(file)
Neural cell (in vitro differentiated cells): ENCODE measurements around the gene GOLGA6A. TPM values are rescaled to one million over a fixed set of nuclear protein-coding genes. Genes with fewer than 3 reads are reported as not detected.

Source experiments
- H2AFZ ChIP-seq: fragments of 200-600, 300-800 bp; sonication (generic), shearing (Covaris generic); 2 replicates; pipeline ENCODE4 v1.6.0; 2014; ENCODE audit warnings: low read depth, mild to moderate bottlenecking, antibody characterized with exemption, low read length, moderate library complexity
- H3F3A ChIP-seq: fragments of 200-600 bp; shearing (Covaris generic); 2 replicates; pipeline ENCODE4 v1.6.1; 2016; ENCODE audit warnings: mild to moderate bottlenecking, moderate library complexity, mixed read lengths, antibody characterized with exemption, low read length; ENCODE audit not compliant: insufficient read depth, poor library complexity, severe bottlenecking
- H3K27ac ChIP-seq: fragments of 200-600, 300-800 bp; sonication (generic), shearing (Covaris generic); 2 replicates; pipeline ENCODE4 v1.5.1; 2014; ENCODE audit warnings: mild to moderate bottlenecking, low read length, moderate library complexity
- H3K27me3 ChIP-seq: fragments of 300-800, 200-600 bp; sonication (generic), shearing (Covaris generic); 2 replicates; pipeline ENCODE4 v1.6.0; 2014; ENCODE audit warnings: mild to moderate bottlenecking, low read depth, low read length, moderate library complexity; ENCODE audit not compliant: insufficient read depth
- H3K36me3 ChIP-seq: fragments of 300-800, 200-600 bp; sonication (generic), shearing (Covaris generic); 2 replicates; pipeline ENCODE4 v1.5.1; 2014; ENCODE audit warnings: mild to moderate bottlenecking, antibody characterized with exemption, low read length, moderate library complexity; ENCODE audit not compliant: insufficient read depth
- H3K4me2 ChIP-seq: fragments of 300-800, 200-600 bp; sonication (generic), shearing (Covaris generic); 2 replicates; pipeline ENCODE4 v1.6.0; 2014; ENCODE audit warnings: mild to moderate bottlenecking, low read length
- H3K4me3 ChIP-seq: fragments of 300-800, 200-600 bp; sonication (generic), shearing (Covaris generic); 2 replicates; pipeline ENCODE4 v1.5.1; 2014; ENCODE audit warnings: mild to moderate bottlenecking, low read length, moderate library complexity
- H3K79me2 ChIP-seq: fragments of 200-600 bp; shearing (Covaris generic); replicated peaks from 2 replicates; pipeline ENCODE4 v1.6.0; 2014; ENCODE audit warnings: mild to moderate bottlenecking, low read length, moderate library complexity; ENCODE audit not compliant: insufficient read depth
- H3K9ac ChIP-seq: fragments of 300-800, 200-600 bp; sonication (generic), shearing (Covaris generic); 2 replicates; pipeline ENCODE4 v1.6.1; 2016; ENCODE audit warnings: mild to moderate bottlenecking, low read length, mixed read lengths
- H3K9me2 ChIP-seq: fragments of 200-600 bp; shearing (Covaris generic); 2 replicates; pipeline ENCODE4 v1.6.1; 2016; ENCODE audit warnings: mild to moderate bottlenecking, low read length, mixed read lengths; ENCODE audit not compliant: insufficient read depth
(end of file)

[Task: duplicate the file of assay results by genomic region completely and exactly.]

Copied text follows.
Neural cell (in vitro differentiated cells): ENCODE measurements around the gene GOLGA6A. TPM values are rescaled to one million over a fixed set of nuclear protein-coding genes. Genes with fewer than 3 reads are reported as not detected.

Source experiments
- H2AFZ ChIP-seq: fragments of 200-600, 300-800 bp; sonication (generic), shearing (Covaris generic); 2 replicates; pipeline ENCODE4 v1.6.0; 2014; ENCODE audit warnings: low read depth, mild to moderate bottlenecking, antibody characterized with exemption, low read length, moderate library complexity
- H3F3A ChIP-seq: fragments of 200-600 bp; shearing (Covaris generic); 2 replicates; pipeline ENCODE4 v1.6.1; 2016; ENCODE audit warnings: mild to moderate bottlenecking, moderate library complexity, mixed read lengths, antibody characterized with exemption, low read length; ENCODE audit not compliant: insufficient read depth, poor library complexity, severe bottlenecking
- H3K27ac ChIP-seq: fragments of 200-600, 300-800 bp; sonication (generic), shearing (Covaris generic); 2 replicates; pipeline ENCODE4 v1.5.1; 2014; ENCODE audit warnings: mild to moderate bottlenecking, low read length, moderate library complexity
- H3K27me3 ChIP-seq: fragments of 300-800, 200-600 bp; sonication (generic), shearing (Covaris generic); 2 replicates; pipeline ENCODE4 v1.6.0; 2014; ENCODE audit warnings: mild to moderate bottlenecking, low read depth, low read length, moderate library complexity; ENCODE audit not compliant: insufficient read depth
- H3K36me3 ChIP-seq: fragments of 300-800, 200-600 bp; sonication (generic), shearing (Covaris generic); 2 replicates; pipeline ENCODE4 v1.5.1; 2014; ENCODE audit warnings: mild to moderate bottlenecking, antibody characterized with exemption, low read length, moderate library complexity; ENCODE audit not compliant: insufficient read depth
- H3K4me2 ChIP-seq: fragments of 300-800, 200-600 bp; sonication (generic), shearing (Covaris generic); 2 replicates; pipeline ENCODE4 v1.6.0; 2014; ENCODE audit warnings: mild to moderate bottlenecking, low read length
- H3K4me3 ChIP-seq: fragments of 300-800, 200-600 bp; sonication (generic), shearing (Covaris generic); 2 replicates; pipeline ENCODE4 v1.5.1; 2014; ENCODE audit warnings: mild to moderate bottlenecking, low read length, moderate library complexity
- H3K79me2 ChIP-seq: fragments of 200-600 bp; shearing (Covaris generic); replicated peaks from 2 replicates; pipeline ENCODE4 v1.6.0; 2014; ENCODE audit warnings: mild to moderate bottlenecking, low read length, moderate library complexity; ENCODE audit not compliant: insufficient read depth
- H3K9ac ChIP-seq: fragments of 300-800, 200-600 bp; sonication (generic), shearing (Covaris generic); 2 replicates; pipeline ENCODE4 v1.6.1; 2016; ENCODE audit warnings: mild to moderate bottlenecking, low read length, mixed read lengths
- H3K9me2 ChIP-seq: fragments of 200-600 bp; shearing (Covaris generic); 2 replicates; pipeline ENCODE4 v1.6.1; 2016; ENCODE audit warnings: mild to moderate bottlenecking, low read length, mixed read lengths; ENCODE audit not compliant: insufficient read depth